NPDC's draft Speed Management Plan includes a 10-year vision for speed management, and proposals on how to increase road users’ safety in key areas of the district.
Feedback closes: Thursday 29 October 2023
Unfortunately, deaths and serious injuries (DSI) on our roads have been trending upward in the last 10 years. To address this, NPDC has a goal of reducing DSI by 40 per cent by 2030.
Any changes would be implemented over the next three years.
We’re holding drop-in sessions so that you can find out more about these proposals and share your thoughts. We’d love to see you there!
We currently have an Interim Speed Management Plan, which NPDC approved after two years of public consultation. We are now consulting on the final Speed Management Plan, which lays out proposed safety improvements for the next three years plus a 10-year vision around speed management. The speed management plan is reviewed every three years.
Waka Kotahi’s Road to Zero campaign includes having every council in New Zealand review the appropriate speeds on their local roads. Speed is the key factor in deaths and injuries – no matter what the cause of an accident is, it’s speed that determines whether or not you’ll walk away from it.
An additional benefit of safer speeds is that they will aid New Zealand’s contribution to global sustainability targets by reducing harmful emissions and noise pollution, making communities more attractive for living, working or visiting.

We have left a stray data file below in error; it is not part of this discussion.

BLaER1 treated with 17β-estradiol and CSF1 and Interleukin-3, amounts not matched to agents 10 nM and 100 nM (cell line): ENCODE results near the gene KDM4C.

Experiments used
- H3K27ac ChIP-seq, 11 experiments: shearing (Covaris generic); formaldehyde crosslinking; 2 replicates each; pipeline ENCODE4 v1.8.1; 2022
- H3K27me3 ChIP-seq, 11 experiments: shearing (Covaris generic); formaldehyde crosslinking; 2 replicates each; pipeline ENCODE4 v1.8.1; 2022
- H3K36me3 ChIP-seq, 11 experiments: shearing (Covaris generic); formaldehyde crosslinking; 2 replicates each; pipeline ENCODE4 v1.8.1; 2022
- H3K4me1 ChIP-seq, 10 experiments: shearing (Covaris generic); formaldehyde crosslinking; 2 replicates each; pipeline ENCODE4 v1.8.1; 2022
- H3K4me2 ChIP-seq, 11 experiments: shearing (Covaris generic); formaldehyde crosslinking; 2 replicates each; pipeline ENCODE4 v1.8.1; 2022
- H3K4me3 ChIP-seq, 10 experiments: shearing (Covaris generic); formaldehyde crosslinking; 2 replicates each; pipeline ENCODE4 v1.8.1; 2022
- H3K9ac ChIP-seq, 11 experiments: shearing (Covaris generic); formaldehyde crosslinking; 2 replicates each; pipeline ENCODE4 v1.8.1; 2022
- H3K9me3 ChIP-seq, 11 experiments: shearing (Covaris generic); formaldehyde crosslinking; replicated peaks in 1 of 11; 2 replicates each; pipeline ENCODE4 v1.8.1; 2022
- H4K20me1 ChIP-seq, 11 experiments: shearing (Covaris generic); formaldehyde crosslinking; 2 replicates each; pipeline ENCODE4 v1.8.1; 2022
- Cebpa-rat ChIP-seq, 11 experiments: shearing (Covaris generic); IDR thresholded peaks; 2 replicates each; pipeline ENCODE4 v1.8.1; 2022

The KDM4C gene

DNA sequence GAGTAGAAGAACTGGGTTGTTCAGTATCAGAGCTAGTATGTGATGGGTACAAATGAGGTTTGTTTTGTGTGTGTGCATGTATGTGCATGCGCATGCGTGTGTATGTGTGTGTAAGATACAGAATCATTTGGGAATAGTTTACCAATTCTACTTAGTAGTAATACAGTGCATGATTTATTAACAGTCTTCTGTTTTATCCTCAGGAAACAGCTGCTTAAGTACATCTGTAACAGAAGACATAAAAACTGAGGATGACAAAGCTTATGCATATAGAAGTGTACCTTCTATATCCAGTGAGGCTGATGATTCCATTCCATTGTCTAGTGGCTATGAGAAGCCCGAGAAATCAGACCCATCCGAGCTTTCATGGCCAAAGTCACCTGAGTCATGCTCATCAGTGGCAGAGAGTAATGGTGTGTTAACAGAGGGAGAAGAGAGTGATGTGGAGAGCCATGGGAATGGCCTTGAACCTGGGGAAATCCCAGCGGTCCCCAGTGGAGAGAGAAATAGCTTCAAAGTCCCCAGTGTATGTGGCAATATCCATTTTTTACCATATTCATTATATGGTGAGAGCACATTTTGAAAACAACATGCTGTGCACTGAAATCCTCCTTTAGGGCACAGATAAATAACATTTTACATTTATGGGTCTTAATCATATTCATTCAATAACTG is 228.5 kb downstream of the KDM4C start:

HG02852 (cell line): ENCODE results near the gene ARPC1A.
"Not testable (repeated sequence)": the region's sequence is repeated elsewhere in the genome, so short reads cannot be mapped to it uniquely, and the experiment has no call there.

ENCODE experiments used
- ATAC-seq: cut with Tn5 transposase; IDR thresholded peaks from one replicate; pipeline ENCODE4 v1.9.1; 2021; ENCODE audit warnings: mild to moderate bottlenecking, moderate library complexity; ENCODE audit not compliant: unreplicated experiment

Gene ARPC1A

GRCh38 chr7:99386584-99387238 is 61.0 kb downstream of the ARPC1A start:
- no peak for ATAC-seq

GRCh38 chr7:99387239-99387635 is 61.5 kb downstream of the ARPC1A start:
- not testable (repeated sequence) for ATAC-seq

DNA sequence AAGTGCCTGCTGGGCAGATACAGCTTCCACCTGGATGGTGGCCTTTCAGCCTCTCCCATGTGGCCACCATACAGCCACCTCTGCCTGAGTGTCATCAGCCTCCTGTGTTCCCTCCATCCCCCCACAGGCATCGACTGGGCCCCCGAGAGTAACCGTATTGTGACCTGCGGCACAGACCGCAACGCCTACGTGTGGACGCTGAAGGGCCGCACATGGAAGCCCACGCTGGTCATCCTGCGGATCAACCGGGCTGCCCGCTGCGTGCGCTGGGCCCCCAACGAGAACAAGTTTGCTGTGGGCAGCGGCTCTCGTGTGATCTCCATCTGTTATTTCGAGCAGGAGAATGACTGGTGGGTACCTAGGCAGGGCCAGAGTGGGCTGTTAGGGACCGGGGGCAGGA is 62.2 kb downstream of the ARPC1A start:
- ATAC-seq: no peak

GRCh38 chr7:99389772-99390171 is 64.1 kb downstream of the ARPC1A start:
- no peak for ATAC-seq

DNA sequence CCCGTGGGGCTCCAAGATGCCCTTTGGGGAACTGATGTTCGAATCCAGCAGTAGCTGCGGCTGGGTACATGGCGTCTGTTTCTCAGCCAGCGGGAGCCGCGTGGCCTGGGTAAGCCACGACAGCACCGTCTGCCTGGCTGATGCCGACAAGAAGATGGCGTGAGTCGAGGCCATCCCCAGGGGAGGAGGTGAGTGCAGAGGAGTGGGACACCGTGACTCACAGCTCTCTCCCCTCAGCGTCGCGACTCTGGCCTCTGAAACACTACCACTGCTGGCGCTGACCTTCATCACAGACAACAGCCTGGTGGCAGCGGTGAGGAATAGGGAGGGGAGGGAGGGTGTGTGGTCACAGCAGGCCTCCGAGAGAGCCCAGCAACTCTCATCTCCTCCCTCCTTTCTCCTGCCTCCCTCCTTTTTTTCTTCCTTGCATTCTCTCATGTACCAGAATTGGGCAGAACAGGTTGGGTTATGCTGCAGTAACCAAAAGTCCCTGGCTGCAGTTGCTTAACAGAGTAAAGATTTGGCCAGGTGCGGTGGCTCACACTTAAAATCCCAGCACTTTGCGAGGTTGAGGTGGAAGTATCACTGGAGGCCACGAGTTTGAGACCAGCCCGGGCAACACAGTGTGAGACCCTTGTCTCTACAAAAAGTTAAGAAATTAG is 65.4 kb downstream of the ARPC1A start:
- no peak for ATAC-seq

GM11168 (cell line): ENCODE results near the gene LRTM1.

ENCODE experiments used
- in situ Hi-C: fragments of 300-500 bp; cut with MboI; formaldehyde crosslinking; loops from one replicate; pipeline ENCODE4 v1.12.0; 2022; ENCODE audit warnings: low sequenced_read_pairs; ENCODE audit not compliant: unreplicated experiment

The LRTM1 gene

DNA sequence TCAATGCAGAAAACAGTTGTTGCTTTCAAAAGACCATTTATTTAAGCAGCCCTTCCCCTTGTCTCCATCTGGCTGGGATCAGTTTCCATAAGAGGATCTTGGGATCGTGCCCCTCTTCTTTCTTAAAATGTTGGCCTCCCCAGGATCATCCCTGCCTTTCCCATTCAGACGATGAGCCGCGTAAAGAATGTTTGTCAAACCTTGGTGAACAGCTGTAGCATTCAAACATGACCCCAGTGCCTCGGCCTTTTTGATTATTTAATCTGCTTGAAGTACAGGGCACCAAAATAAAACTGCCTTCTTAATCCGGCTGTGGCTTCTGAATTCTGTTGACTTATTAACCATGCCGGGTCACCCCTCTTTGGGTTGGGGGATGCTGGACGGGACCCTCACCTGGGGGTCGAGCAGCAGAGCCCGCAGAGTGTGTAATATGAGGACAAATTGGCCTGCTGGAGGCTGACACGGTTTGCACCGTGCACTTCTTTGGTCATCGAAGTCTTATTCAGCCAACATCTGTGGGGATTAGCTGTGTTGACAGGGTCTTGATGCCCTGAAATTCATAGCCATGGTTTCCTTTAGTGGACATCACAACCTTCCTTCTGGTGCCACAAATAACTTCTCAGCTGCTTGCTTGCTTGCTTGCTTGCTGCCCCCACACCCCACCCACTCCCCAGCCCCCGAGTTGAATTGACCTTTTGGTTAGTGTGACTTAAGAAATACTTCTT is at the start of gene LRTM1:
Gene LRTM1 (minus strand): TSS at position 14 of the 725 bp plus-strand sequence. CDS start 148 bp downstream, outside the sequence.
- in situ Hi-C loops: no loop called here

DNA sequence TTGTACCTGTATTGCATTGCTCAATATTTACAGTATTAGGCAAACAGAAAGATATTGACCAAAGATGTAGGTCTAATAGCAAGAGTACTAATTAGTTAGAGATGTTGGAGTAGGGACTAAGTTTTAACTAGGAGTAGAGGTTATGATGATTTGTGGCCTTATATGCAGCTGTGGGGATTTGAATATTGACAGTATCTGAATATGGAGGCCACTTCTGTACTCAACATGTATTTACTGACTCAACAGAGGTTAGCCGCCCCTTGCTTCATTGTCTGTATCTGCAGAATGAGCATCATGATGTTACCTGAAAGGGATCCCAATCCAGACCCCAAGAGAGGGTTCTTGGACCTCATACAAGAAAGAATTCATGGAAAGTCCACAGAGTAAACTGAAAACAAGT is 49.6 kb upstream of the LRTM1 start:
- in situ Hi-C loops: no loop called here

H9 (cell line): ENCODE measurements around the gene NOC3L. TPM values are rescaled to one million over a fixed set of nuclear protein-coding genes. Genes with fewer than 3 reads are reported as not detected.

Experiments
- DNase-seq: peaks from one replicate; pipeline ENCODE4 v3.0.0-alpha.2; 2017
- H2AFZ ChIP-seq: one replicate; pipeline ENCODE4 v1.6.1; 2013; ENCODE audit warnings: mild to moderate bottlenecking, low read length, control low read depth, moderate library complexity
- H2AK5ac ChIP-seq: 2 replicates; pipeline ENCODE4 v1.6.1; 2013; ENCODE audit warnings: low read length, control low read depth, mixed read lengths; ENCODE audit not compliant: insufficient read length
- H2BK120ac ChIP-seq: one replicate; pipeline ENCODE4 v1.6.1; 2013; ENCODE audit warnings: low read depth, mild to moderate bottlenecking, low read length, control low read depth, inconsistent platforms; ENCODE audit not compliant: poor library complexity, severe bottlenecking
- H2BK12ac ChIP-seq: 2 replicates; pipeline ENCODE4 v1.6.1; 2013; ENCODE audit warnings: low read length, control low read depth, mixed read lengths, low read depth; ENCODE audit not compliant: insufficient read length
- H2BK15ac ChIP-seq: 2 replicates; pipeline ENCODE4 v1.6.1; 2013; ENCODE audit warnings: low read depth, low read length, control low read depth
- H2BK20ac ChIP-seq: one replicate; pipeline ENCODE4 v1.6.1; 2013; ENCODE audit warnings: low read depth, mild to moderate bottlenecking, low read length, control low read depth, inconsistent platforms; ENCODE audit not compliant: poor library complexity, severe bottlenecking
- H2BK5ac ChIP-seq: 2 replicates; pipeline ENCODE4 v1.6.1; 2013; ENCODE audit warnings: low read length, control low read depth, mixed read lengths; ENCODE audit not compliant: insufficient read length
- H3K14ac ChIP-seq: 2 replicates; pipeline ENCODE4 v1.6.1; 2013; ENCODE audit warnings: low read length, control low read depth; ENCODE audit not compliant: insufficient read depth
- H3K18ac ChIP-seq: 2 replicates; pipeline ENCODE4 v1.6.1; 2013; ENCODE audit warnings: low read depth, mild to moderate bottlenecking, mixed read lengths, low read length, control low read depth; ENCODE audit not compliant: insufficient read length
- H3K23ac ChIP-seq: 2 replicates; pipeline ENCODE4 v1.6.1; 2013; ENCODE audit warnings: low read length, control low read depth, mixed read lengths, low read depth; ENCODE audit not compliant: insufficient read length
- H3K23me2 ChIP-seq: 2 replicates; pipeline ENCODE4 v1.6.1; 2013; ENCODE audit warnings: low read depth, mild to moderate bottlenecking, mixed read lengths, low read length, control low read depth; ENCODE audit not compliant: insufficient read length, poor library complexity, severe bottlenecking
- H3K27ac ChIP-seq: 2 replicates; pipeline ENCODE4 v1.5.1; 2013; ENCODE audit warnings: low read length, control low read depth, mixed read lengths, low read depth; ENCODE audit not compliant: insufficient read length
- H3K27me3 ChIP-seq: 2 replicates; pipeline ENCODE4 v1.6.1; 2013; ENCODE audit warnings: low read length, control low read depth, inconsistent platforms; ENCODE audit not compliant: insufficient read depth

New Plymouth's CBD has had a 45% reduction in crashes since the safer speed of 30km/h was installed in 2012.
For every 1% reduction in speed there is 2% decrease in injury crashes, 3% decrease in severe crashes and 4% decrease in fatal crashes (a 1% decrease in speed across New Zealand would result in 16 people’s lives saved per year). Not only do safer speeds increase road safety and reduce crashes, they also improve liveability and help to reduce vehicle emissions. (Source: Waka Kotahi NZ Transport Agency)
Bringing in safer speeds is only one part of NPDC’s efforts to reduce on-road death and injury. We’re also investing in infrastructure improvements and education, and will continue to work alongside the police on enforcement.
We have five criteria for prioritising roads:
We all make mistakes and we should all be able to survive them. Through safer speeds and road improvements, we’re creating a road system that is forgiving.
Was this page useful?
Page last updated: 09:41AM Mon 18 September 2023